At one point in time, I contemplated getting a degree in Creative Writing. I’ve had the dream of being a writer since I was four years old, and now that I’m “grown up” I figured I’d look back and see what I would have had to put myself through for this degree.

It is assumed if you get a degree in creative writing that you will spend your days penning the Great American Novel or teaching (2). You are not necessarily boxed in with these two careers, there are other career options out there: advertising, technical writing, ghost writing, family history writer (3, 4). [Link number 5 has a list of 20 careers a Creative Writing major could pursue.] The beauty of this degree program is that you are not limited to any industry in particular.

So what does it take to be a Creative Writer?

Being self-driven and have the initiative to pursue projects on your own is a great start. It isn’t very often paid writing opportunities fall in your lap, especially if you are a freelance writer. Also, being prepared to do a lot of freelance work and sponsored posts you may not completely agree with in order to earn money, get experience, and build your resume. Having a blog, maintaining a posting schedule, and providing relevant content has worked in the favor of some.

Two websites give some realistic advice on what may be like pursuing a Creative Writing Career. “The writer has to stumble through a number of odd-jobs to figure out how much they…need [in terms of] stability vs. flexibility” (2). Stability vs. flexibility could vary from work load to income to paid work vs. personal projects. Link number4 is an answer thread where one of the commenters made a good point about what life may be like for Creative Writers. You have three options: support self via writing; writing is your side hustle while working a bill-paying job; or move where artists are government subsidized. Supporting yourself with your writing is a long and difficult path. Unfortunately, it’s not one most have the luxury of sitting around writing all day. Most creative writers live by option 2: they have an outside job that pays the bills, and writing become either a hobby or side hustle. The third option is one that I feel is radical and may not pay off in the long run. Not many countries subsidize artists. The link has more information on this though. So if this is a change you’re willing to make, please do your research before making a hasty decision.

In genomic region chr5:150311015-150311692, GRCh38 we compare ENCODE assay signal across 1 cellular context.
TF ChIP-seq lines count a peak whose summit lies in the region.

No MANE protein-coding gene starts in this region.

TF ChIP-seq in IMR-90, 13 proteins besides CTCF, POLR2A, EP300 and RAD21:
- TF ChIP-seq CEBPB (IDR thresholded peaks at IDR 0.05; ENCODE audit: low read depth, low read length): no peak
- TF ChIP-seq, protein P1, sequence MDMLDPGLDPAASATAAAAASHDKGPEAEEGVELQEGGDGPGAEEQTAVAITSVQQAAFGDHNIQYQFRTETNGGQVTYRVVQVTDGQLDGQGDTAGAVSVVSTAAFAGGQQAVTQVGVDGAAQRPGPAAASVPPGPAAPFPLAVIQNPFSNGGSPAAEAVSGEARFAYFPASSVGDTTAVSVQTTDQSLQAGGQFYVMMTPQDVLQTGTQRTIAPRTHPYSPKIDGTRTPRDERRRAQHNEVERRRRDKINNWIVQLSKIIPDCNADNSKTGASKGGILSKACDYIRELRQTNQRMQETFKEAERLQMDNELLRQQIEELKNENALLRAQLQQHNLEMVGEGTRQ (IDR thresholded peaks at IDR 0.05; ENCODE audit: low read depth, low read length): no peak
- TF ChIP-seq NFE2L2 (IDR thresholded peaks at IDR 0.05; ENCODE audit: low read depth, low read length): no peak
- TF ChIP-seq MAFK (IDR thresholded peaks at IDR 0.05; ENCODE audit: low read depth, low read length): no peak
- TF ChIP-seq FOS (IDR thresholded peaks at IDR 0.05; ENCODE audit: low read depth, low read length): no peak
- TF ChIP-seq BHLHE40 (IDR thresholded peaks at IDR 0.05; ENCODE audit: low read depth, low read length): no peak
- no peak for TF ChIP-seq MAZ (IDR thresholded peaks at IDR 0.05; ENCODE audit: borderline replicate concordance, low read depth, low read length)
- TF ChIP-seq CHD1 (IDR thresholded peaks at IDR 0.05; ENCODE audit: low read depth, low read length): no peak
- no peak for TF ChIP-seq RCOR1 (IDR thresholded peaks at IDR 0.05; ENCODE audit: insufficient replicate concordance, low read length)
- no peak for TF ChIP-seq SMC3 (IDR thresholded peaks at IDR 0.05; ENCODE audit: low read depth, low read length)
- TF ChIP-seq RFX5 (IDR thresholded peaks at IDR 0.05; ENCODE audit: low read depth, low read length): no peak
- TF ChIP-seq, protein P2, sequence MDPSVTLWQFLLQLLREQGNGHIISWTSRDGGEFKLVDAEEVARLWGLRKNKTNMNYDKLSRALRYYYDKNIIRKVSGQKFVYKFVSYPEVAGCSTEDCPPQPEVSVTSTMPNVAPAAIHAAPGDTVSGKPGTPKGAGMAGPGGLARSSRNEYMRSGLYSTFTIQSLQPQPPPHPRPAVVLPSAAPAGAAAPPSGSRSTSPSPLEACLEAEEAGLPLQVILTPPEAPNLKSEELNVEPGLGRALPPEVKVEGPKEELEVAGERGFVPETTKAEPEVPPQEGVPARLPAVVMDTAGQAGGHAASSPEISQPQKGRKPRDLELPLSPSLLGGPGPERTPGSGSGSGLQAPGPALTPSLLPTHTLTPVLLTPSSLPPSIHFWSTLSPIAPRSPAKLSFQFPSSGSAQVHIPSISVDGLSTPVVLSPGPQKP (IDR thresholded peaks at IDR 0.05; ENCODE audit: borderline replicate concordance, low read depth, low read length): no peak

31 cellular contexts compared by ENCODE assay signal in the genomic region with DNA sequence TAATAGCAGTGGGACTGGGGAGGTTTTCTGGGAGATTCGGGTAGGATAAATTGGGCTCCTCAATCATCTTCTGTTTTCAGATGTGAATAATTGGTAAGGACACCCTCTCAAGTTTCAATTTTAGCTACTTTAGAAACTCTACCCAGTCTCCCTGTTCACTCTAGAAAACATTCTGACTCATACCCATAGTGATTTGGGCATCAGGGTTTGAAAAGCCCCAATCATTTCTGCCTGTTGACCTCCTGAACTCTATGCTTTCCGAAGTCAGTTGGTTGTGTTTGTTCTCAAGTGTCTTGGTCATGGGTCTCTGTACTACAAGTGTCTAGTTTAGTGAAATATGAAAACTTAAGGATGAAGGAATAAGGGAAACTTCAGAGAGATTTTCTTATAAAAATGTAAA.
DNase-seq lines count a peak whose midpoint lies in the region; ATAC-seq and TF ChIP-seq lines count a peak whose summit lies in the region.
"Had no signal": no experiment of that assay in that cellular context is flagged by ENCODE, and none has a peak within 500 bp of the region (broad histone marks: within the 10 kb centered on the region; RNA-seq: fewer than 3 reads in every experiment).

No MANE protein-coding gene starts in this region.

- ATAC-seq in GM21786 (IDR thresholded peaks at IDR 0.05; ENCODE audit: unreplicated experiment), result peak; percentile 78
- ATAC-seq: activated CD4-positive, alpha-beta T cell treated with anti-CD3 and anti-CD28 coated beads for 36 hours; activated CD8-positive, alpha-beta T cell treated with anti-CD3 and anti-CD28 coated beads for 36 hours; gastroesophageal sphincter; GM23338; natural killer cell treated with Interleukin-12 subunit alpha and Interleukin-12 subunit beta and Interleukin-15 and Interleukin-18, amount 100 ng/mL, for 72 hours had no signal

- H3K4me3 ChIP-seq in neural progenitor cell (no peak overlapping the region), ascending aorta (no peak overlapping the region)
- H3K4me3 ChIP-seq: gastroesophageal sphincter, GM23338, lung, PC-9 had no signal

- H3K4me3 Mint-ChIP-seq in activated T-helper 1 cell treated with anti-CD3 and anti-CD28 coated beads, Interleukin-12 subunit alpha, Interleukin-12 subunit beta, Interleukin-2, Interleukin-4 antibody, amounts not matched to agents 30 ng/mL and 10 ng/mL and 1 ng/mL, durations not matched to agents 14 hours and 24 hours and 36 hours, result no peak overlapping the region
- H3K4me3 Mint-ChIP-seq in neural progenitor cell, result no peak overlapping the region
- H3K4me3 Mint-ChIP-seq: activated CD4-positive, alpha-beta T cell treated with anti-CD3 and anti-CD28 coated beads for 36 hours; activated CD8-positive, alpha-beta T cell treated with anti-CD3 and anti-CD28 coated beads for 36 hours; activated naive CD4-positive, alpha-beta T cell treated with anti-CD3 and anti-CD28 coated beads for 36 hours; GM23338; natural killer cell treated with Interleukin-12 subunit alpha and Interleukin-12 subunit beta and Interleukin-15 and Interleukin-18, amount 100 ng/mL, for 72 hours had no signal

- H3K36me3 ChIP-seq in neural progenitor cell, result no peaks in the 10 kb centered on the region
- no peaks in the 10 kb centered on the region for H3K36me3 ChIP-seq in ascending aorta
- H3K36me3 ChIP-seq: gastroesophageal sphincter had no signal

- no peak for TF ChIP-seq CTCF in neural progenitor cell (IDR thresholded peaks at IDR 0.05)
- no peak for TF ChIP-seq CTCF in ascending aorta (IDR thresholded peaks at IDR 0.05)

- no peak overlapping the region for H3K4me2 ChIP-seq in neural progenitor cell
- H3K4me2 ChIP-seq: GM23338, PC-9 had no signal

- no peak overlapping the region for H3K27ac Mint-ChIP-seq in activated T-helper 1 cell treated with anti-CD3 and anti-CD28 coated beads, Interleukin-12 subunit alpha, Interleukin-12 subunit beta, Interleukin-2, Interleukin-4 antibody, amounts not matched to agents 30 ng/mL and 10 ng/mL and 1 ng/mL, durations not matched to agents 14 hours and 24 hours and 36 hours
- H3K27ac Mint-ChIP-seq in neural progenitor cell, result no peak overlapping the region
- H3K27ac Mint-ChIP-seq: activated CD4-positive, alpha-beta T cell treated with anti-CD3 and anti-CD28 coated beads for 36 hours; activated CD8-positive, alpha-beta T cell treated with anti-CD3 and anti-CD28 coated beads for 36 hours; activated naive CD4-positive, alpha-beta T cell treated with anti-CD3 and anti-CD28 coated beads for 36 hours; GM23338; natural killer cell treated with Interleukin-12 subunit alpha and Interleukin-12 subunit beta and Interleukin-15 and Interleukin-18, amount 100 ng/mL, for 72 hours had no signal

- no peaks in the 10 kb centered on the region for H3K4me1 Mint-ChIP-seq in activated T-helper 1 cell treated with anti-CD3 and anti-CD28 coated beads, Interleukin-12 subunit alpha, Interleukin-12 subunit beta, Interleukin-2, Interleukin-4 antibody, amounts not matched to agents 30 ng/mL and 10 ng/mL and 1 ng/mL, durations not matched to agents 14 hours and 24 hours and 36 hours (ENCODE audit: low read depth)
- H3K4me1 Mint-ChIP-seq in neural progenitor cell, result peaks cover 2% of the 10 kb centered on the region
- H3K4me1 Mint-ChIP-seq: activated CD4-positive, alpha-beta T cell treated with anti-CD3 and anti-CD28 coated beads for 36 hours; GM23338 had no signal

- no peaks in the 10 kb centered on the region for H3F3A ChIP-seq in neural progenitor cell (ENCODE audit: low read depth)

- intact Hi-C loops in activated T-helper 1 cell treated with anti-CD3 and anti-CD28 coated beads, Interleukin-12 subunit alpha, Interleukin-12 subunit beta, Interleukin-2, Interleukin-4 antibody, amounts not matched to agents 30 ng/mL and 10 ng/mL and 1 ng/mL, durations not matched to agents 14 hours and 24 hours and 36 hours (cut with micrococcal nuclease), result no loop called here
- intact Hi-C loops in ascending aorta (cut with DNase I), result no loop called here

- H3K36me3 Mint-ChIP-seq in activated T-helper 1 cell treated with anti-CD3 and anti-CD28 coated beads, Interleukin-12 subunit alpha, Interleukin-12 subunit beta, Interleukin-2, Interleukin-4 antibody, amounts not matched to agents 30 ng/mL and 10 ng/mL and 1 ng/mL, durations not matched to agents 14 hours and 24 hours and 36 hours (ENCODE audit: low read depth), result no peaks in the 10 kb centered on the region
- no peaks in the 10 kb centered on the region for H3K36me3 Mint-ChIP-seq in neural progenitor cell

2014 wage estimate: $28.30 per hour / $58,850 annual income

I did a quick informal interview with someone who pursued a creative writing degree. Here is what she had to say:

Michelle J. Interview:

  1. Why did you choose Creative Writing as a major?

I love writing and plan to eventually be a published author so I thought this would be a helpful and enjoyable BA.

  1. What was your intention with this degree?

To get a BA so I could get my Masters.

  1. Did you research career options and earning potential?

Eventually, but since it was a means to an end, not originally.

  1. Were either in the previous question a factor in your decision?

Yes, it was a BA I would enjoy while checking the bachelors box on the path to masters.

  1. Have you achieved, on any level, what you intended to achieve with this degree?


  1. Is there anything you’d like to say to someone considering getting a creative writing degree?

Do it because you love it, not for money, and maybe double major in something more marketable.

  1. Would you go back and pursue something else, knowing what you know now?

No, but I might focus more.

© Cori Large February 9, 2016


24 Comments (+add yours?)

  1. Mayra Murillo
    Mar 09, 2016 @ 09:42:30

    I loved the Creative Writing class I took in college. I too aspire to be a published author one day but I chose my degree in English rather than focusing it on creative writing. I felt it gave me a broader knowledge to all the other areas that go into writing such as editing that would still help me in the future.